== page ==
E-mail sent from the vendor e-mail server 105 may be routed to the web mail server 100 using, for instance, transfer protocol (SMTP) protocol over TCP/IP. The user may read his e-mail in a web-based e-mail application 102 using a web browser 22 (FIG. 1 a). The preview content may be retrieved from the preview server 108 using HTTP or other known protocols may be used, such as, FTP, streaming protocols, TCP and UDP.

E-Mail Preview

FIG. 2 a shows an example of a screen shot of an aggregate listing of messages in an inbox of a web-based e-mail client interface 201 that includes certain e-mails that have been preview-enabled in accordance with the invention. Preview-enabled e-mails 202 have associated preview content (also referred to herein as “teaser” content) and preview instructions that enable the preview content to be displayed to a user without opening the e-mail. These e-mails may be indicated by a preview trigger icon 203, for example, or some other visual indicator, signifying that a user may activate the preview content as by placing a mouse cursor over the icon 203. As will be described, the preview instructions may contain the necessary information to initialize and display temporarily a preview window on the inbox listing in which the preview content will be displayed. The preview instructions may also fetch and display the same or additional preview content. FIG. 2 a also shows a plurality of e-mails 204 that do not contain preview instructions. These e-mails appear on the listing without a preview trigger icon 203. As usual, each e-mail may contain a link to the content of the e-mail itself.

FIG. 2 b shows an example of a screen shot of a web-based e-mail user interface 230 that has a preview activated, as by the user placing his mouse cursor over a triggering icon 232 of an e-mail 231, and has the associated preview content 233 displayed. As will be appreciated, the preview trigger is not limited to a preview icon as shown, but may comprise a portion of or the entire e-mail entry on the listing, as well as other types of trigger mechanisms. Upon activating the preview trigger, the preview content 233 may appear to “transition” or slide out from under the listing entry 231, and may remain open in a preview window until either the user moves his mouse away from either or both the preview content 233 and the triggering icon 232. The previewing routine may be implemented as a DHTML layer controlled by JavaScript. Other methods that may be used include Macromedia Flash, Java or a proprietary plug-in, for example.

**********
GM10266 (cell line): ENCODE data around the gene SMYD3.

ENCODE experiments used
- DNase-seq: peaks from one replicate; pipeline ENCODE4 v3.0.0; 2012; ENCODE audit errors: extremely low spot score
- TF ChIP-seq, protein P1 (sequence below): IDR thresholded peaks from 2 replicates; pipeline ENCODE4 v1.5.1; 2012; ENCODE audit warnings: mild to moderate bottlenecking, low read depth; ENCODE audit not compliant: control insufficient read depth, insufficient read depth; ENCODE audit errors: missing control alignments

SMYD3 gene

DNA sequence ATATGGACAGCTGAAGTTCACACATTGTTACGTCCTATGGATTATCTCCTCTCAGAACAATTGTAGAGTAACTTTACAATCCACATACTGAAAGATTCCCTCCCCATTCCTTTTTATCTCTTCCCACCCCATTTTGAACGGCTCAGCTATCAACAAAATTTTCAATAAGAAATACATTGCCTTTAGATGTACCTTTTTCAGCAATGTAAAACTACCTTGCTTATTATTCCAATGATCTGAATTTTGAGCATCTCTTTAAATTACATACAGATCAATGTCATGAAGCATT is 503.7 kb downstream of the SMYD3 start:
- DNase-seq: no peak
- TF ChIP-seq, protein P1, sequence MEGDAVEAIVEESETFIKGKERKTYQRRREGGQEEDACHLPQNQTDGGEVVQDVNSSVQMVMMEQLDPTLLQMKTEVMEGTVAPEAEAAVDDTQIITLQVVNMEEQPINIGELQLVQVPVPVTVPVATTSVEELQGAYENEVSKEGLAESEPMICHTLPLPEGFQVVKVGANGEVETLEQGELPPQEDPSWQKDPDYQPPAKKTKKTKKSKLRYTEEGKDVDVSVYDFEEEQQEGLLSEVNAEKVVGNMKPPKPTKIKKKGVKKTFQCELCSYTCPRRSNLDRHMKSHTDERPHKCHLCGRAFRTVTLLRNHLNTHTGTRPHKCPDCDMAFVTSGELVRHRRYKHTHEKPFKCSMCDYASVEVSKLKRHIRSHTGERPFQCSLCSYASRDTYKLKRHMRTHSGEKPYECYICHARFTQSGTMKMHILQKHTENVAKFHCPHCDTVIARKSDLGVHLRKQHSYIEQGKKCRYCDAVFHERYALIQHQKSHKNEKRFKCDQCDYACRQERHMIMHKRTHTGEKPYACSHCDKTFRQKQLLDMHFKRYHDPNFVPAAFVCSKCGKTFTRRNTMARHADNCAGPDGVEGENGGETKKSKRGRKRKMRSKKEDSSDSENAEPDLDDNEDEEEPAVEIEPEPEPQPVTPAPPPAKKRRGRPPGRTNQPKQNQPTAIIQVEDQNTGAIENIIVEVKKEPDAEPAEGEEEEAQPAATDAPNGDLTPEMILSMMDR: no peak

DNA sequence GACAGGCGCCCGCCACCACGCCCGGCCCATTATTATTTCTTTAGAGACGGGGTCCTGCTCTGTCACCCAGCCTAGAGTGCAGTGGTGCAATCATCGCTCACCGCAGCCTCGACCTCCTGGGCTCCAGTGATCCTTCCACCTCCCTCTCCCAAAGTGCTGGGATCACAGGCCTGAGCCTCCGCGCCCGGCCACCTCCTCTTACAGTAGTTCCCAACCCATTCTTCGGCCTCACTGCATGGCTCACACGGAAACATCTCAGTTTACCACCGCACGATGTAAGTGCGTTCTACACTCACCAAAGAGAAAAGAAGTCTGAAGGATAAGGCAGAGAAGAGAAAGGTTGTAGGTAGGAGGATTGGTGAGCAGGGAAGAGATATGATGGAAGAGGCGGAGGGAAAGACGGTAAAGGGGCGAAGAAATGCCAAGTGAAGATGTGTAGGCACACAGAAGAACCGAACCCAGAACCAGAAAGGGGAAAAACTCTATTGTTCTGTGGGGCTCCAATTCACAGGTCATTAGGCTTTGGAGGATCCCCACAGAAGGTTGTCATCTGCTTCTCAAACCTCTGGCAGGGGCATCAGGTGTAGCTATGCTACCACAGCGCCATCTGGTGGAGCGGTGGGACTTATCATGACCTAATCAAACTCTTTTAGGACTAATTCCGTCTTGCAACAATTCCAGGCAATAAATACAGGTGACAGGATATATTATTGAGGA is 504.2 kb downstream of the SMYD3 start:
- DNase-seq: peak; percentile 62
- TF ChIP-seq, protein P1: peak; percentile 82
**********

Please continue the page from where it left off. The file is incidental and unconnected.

The preview content 233 may also appear on the display screen in different ways and by using different visual transition techniques, including animation. It may, for example, overlay the e-mail listing as shown, or it may push the e-mail listing down so as not to obscure the e-mails in the list. It may “slide out” from under the e-mail listing, simply appear on the listing or pop-out without a sliding effect, or it may transition across the page. It may also appear adjacent to the bottom of the listing 231. The preview content 233 may comprise graphical elements such as GIF and JPEG images, interactive rich media including audio, and video such as MacroMedia Flash, DHTML, Java applets, Windows media clips and any other such interactive media. The preview may also embed third party JavaScript, whereby clicking on the preview content 233 may either open the e-mail 231 itself, or take the user to a web-page resident on the Internet. If the preview content 233 includes interactive elements such as a HTML form or Macromedia Flash, the user may be able to dynamically interact with it through the activated preview window using a web application resident elsewhere on the Internet.

For example, a Macromedia Flash application can be loaded into the preview window which contains a plurality of visible controls for the viewing of a catalog of apparel. When the application loads in the preview window, initially a graphic is fetched from a remote server using the inbuilt functions available to the Flash application. The user is then able to interact with the controls to view more graphics within the catalog which would in turn fetch more graphics and or data from a remote server in real-time to display to the user within the preview window.

Applications such as ActiveX plug-ins can also be loaded within the preview window. Some of these applications may be in the form of a chat client which would allow the recipient to interact with a customer support personnel through a remote server using the preview window. Such an application would contain a field to enter text to be sent to the customer support personnel as well as a field that would display responses. This application would continue to run and allow for interaction with the remote server as long as the preview window is displayed.